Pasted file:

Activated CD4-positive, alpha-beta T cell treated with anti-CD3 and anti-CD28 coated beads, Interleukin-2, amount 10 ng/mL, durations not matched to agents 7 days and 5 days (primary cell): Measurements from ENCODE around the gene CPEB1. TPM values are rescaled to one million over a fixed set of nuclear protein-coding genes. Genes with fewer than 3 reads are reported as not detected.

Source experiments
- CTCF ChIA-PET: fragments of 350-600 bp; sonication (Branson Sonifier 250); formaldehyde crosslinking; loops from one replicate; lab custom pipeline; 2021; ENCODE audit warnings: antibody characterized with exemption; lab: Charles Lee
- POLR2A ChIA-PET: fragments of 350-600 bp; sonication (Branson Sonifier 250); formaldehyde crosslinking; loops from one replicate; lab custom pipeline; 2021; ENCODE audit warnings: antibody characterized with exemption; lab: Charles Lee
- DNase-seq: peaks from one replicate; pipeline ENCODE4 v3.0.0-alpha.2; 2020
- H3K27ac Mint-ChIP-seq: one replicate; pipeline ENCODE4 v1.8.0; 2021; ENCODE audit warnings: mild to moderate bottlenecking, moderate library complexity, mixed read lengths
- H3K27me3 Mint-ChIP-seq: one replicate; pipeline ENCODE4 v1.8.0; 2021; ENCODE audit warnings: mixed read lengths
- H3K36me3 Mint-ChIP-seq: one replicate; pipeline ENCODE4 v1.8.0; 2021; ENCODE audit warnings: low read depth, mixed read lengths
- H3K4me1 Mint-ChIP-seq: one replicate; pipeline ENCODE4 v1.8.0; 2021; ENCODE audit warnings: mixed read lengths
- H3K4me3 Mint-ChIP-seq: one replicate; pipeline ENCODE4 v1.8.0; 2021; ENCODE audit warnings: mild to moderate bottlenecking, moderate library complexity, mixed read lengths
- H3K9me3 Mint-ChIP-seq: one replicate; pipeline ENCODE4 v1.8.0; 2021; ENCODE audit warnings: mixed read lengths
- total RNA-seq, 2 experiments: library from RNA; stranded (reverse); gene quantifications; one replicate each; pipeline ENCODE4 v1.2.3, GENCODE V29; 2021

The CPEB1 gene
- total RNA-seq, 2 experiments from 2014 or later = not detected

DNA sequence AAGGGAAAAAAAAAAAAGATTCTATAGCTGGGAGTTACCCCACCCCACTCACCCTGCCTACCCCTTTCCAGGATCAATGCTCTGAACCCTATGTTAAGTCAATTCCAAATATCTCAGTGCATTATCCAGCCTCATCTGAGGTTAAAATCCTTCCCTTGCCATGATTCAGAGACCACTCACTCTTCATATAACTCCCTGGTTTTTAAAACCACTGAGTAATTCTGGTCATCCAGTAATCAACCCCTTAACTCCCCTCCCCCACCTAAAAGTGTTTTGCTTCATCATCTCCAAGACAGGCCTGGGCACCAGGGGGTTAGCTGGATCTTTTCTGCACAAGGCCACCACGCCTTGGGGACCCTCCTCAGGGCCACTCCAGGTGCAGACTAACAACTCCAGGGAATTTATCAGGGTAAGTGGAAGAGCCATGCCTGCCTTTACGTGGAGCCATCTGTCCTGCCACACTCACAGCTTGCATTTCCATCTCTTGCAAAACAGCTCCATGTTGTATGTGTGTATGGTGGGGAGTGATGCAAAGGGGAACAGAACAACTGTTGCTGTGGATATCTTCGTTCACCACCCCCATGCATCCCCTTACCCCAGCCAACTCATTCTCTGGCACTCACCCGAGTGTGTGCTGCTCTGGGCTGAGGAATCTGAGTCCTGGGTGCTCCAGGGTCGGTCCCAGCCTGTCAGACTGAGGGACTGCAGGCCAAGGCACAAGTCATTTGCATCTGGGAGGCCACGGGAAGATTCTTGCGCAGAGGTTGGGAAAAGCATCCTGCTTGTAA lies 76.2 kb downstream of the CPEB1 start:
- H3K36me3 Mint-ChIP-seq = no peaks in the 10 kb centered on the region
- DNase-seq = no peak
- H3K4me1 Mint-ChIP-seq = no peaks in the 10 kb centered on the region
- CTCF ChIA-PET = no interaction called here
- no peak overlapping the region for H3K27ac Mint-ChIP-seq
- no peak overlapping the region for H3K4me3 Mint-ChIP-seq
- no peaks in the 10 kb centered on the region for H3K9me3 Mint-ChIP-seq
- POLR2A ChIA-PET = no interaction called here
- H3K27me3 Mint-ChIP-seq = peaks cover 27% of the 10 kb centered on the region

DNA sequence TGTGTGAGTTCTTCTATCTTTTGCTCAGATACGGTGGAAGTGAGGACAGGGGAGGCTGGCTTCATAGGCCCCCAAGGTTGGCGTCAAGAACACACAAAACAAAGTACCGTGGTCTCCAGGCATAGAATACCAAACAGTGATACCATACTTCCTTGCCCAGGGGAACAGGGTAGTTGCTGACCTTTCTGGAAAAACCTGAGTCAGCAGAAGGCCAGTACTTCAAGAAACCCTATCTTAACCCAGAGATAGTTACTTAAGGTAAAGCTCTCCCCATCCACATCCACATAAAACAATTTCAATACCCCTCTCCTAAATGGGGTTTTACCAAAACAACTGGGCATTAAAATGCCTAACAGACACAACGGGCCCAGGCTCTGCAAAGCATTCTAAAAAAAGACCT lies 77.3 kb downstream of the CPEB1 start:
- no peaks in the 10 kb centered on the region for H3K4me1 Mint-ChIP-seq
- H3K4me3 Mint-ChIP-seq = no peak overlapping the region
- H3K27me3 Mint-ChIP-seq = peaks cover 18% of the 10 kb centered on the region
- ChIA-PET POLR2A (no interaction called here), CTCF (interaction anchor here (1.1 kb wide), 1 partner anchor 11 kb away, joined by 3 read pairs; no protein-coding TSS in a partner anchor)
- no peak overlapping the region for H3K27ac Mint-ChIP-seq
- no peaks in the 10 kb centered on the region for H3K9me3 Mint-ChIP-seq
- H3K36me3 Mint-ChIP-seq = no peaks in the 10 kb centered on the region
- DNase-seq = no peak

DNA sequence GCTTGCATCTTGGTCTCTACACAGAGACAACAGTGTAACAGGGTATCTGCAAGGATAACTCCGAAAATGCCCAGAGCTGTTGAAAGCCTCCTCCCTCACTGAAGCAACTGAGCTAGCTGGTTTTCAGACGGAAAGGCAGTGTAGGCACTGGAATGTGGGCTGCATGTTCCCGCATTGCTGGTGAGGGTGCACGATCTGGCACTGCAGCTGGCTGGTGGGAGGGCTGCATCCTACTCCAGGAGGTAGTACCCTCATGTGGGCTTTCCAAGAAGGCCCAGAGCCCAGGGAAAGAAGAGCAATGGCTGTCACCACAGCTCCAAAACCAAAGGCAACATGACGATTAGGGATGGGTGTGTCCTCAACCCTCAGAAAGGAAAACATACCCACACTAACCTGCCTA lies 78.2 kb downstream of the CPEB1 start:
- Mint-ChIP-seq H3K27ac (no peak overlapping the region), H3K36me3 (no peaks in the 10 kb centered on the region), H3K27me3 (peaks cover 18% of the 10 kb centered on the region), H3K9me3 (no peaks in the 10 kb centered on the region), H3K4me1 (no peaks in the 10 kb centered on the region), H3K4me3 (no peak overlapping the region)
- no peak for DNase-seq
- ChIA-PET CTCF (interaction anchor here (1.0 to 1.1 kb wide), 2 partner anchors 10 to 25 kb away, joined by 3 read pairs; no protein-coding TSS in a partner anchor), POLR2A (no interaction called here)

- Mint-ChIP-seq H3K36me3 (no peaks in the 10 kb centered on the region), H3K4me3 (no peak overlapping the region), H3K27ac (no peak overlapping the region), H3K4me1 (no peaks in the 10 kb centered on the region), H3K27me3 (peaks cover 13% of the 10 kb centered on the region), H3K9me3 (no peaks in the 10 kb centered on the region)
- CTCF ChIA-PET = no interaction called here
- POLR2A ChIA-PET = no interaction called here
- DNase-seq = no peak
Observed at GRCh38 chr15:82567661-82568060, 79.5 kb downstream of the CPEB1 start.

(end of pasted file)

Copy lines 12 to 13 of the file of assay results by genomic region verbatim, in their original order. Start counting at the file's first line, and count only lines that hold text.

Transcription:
- total RNA-seq, 2 experiments: library from RNA; stranded (reverse); gene quantifications; one replicate each; pipeline ENCODE4 v1.2.3, GENCODE V29; 2021

The CPEB1 gene